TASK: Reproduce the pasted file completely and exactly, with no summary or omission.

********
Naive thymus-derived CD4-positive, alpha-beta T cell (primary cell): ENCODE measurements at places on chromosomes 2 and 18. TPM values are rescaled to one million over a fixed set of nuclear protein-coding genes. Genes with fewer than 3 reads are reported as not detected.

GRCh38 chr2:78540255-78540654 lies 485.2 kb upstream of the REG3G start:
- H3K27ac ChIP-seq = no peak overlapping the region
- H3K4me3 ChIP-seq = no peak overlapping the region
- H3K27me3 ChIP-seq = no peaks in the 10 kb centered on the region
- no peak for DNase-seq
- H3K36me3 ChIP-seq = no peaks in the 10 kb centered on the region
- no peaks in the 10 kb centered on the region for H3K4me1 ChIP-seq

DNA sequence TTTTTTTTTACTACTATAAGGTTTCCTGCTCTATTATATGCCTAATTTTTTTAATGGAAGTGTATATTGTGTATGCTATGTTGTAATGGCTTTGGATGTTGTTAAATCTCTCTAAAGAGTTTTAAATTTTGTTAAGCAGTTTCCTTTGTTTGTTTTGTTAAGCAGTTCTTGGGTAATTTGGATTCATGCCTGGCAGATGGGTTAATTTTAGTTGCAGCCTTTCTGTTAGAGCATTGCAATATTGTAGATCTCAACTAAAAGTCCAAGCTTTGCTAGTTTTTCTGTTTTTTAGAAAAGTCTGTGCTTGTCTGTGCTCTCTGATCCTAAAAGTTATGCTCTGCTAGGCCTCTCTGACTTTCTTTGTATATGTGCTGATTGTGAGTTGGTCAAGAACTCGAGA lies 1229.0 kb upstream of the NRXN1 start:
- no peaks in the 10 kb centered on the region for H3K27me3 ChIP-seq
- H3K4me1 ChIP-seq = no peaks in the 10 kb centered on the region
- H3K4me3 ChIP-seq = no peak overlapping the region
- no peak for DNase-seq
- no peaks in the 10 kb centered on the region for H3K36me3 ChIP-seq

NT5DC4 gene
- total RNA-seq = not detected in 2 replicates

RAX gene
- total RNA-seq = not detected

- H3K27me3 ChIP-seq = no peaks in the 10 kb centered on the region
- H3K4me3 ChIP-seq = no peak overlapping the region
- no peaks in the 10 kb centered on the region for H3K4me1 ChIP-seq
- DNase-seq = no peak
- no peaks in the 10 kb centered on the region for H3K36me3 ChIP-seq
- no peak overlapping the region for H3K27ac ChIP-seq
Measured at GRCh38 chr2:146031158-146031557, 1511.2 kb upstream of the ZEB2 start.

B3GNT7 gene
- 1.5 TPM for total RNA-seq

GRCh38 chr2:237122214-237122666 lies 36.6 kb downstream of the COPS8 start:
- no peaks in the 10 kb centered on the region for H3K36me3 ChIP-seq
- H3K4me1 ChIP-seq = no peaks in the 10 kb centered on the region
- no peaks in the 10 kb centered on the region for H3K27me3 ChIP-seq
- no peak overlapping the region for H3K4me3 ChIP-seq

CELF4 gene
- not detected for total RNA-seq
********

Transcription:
Naive thymus-derived CD4-positive, alpha-beta T cell (primary cell): ENCODE measurements at places on chromosomes 2 and 18. TPM values are rescaled to one million over a fixed set of nuclear protein-coding genes. Genes with fewer than 3 reads are reported as not detected.

GRCh38 chr2:78540255-78540654 lies 485.2 kb upstream of the REG3G start:
- H3K27ac ChIP-seq = no peak overlapping the region
- H3K4me3 ChIP-seq = no peak overlapping the region
- H3K27me3 ChIP-seq = no peaks in the 10 kb centered on the region
- no peak for DNase-seq
- H3K36me3 ChIP-seq = no peaks in the 10 kb centered on the region
- no peaks in the 10 kb centered on the region for H3K4me1 ChIP-seq

DNA sequence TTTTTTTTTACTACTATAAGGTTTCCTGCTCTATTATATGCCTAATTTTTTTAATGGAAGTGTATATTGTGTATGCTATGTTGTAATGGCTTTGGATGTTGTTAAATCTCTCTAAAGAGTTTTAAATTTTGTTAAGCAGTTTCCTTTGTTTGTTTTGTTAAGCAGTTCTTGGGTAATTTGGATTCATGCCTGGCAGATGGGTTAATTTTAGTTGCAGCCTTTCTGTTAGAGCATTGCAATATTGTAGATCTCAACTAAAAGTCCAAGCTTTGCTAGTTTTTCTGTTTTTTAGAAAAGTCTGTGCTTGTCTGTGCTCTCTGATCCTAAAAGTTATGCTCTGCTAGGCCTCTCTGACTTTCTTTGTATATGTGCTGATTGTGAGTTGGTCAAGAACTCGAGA lies 1229.0 kb upstream of the NRXN1 start:
- no peaks in the 10 kb centered on the region for H3K27me3 ChIP-seq
- H3K4me1 ChIP-seq = no peaks in the 10 kb centered on the region
- H3K4me3 ChIP-seq = no peak overlapping the region
- no peak for DNase-seq
- no peaks in the 10 kb centered on the region for H3K36me3 ChIP-seq

NT5DC4 gene
- total RNA-seq = not detected in 2 replicates

RAX gene
- total RNA-seq = not detected

- H3K27me3 ChIP-seq = no peaks in the 10 kb centered on the region
- H3K4me3 ChIP-seq = no peak overlapping the region
- no peaks in the 10 kb centered on the region for H3K4me1 ChIP-seq
- DNase-seq = no peak
- no peaks in the 10 kb centered on the region for H3K36me3 ChIP-seq
- no peak overlapping the region for H3K27ac ChIP-seq
Measured at GRCh38 chr2:146031158-146031557, 1511.2 kb upstream of the ZEB2 start.

B3GNT7 gene
- 1.5 TPM for total RNA-seq

GRCh38 chr2:237122214-237122666 lies 36.6 kb downstream of the COPS8 start:
- no peaks in the 10 kb centered on the region for H3K36me3 ChIP-seq
- H3K4me1 ChIP-seq = no peaks in the 10 kb centered on the region
- no peaks in the 10 kb centered on the region for H3K27me3 ChIP-seq
- no peak overlapping the region for H3K4me3 ChIP-seq

CELF4 gene
- not detected for total RNA-seq